Accounts Receivable

Accounts receivable represents the money owed by clients to an establishment for the sale of products and services, which must be paid within an agreed timeframe. It is commonly executed by generating an invoice and delivering it to the customer.

3,677 Questions
Accounts Receivable

What does TRF mean on a bank statement?

what TRF satnds for

Business Accounting and Bookkeeping
Accounts Receivable
Financial Statements

What are the 4 functions of accounting?

  1. For money
  2. For peace and order
  3. For nice environment
  4. For Good Will

Sorry to say but the above answer is completely misleading and incorrect. The major functions of accounting are

1. recording business transaction

2. Classifying and summarizing business transactions in a meaningful manner

3. Analysing and interpreting data in order to retrieve meaningful information.

4. Communicating the information to the relevant stakeholders

Business Accounting and Bookkeeping
Accounts Payable
Accounts Receivable
Budgeting and Forecasting

Example of operational audit?

purchase, marketing, selling and distribution expenses, production

Business Accounting and Bookkeeping
Accounts Payable
Accounts Receivable

Is account payable an inflow or outflow or neither?

The recording of an account payable does not create any current effect on cash flow, so it is neither creates an inflow or outflow.

Accounts Payable
Business Finance
Accounts Receivable

What does 30 days net monthly mean?

It's a payment term meaning: payment due 30 days from the end of the month in which the invoice is raised

Business & Finance
Accounts Payable
Accounts Receivable
Budgeting and Forecasting

What do you mean by process costing?

Process Costing is the accounting of those industries which are involved in those products production which has no specific or clear start of fiscal year or accounting year because they are continuously involved in producing products like textile industries or manufacturing industries. In these industries work is done in more then one departments and products have to go through many departments to complete and in this process each department don't know how much cost they have incurred on that product to complete and as that product is complete in more then one department so it is not possible to allocate all costs and revenues to one department so process costing is used to continuously calculate that how much cost is incurred in which department so that the revenues and responsibilities are also allocated to those departments accordingly.

Accounts Receivable

What does terms net 10 eom means?

EOM stands for "end of month".

Net 10 EOM means that the net amount of the account is due 10 days after the end of the month which the sale was made.

Eg. Customer buys $25,134 worth of merchandise from your store on 14th July.

N10 EOM credit terms means that this account must be paid by the 10th June.

Hope that helps

Edit: I believe in the example that the original poster meant 10th August as the pay date as 10th June would be roughly 11 months after purchase.

Taxes and Tax Preparation
Sales Tax
Accounts Receivable

How do you journalize a sales tax payable?

Since you are using a "payable" account we do "not" touch cash until the actual payment is made. We however still know we need a debit and a credit for this transcation. To put this in our journal we will

Debit Sales Tax Expense (check your company for exact account name)

Credit Sales Tax Payable (again check your company for account name)

Once you pay your taxes then you have to adjust these entries to reflect payment. In order to do that, we again use two accounts, this time however we do not touch Sales Tax Expense, it must stay there until we close our out books, we do however have to show that the payable has now become paid and that we no longer have that amount of cash on hand. This transaction will be adjusted in the journal as

Debit Sales Tax Payable (to zero out this account or adjust it accordingly)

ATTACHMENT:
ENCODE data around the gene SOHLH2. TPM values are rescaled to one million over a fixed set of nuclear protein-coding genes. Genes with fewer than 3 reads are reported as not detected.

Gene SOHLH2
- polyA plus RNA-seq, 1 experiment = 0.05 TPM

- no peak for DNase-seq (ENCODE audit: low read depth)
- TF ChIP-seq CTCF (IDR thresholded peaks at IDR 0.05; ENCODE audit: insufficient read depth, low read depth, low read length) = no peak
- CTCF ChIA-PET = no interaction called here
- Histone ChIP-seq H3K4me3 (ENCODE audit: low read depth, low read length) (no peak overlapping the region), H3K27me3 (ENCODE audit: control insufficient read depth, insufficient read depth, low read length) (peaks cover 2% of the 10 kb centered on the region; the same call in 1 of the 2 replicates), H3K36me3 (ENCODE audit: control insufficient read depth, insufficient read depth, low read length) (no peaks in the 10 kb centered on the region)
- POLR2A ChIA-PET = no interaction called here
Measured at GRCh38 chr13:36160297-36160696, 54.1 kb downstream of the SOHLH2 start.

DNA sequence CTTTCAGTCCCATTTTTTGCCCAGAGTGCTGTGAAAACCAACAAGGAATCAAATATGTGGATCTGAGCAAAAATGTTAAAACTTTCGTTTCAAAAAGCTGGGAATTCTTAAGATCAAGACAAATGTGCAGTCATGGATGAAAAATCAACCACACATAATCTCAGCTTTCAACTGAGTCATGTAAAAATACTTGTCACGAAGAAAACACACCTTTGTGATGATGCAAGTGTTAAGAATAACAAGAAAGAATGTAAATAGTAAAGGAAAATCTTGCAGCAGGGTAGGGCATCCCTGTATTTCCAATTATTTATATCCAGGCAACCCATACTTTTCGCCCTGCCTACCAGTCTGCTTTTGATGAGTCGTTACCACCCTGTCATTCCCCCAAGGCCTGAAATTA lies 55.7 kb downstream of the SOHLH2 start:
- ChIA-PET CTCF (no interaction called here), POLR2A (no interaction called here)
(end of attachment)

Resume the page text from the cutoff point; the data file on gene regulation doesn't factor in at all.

Credit Cash (to show we no longer have that amount of cash on hand)

Business Accounting and Bookkeeping
Accounts Payable
Accounts Receivable

Is temporary overdraft a current liability?

Yes. An overdraft simply means that the bank has paid an item that was presented against your bank account and represents, essentially, a short term loan from the bank to you. Like any other short term obligation, it is a current liability.

Accounts Payable
Accounts Receivable

What does it mean to advance the payment due?

To put it simply, it is a way of telling you to pay them the money you owe.

Business and Industry
Accounts Receivable
Budgeting and Forecasting
Business Taxes

Examples of the documents used in banks? in slip

2.withdrawal slip


4.pass book


6.account statement

7.demand draft

8.draft requisition form

Business Accounting and Bookkeeping
Accounts Receivable

Is short term debt the same as current liabilities?

Current liabilities are liabilities that are due within 12 months. Short term debt is a current liability. However, there are other current liabilities. For example, taxes payable, interest payable, wages payable, accounts payable.

Therefore, short term debt is not the same as current liabilities.

(Short term debt is a current liability, but not all current liabilities are short term debt.)

Teaching Resources
Accounts Receivable

Where can i download Test bank for kieso intermediate accounting 12th ed updated?

Business Accounting and Bookkeeping
Accounts Receivable
Financial Statements

If the assets of a business are 107K and the owner's equity is 75K does the owner's investment equal 182K?

In pure accounting terms Assets - Liabilities = Owner's equity. That means that if you have 107k of assets and 75k of OE, you have 32K of liabilities.

Good accounting general terms, count up what you own (Assets), subtract what you owe(liabilities) and that is what you are worth (equity), so if you own 107K and are worth 75K, then you owe 32K.

I agree with the above, and the basics of Accounting provided.

But it addresses what the owners equity is -- that is the amount of value on the companies books after all claims are made/paid.

The question asks what is the owners investment equal to. That is almost always different than owners equity. The owners investment is viewed from the owners side bookkeeping, not the business side. It is entirely possible to buy stock in a company for say $100...that is the owners doesn't change based on anything to do with the books or operations of the company - since he isn't investing more (or taking anything out - barring dividends and such for the moment).

Say then the company has good (or bad) fortunes (or the stock market and investment marketplace changes)...and he sells his investment for a different amount...the difference is the gain or loss on the owners investment.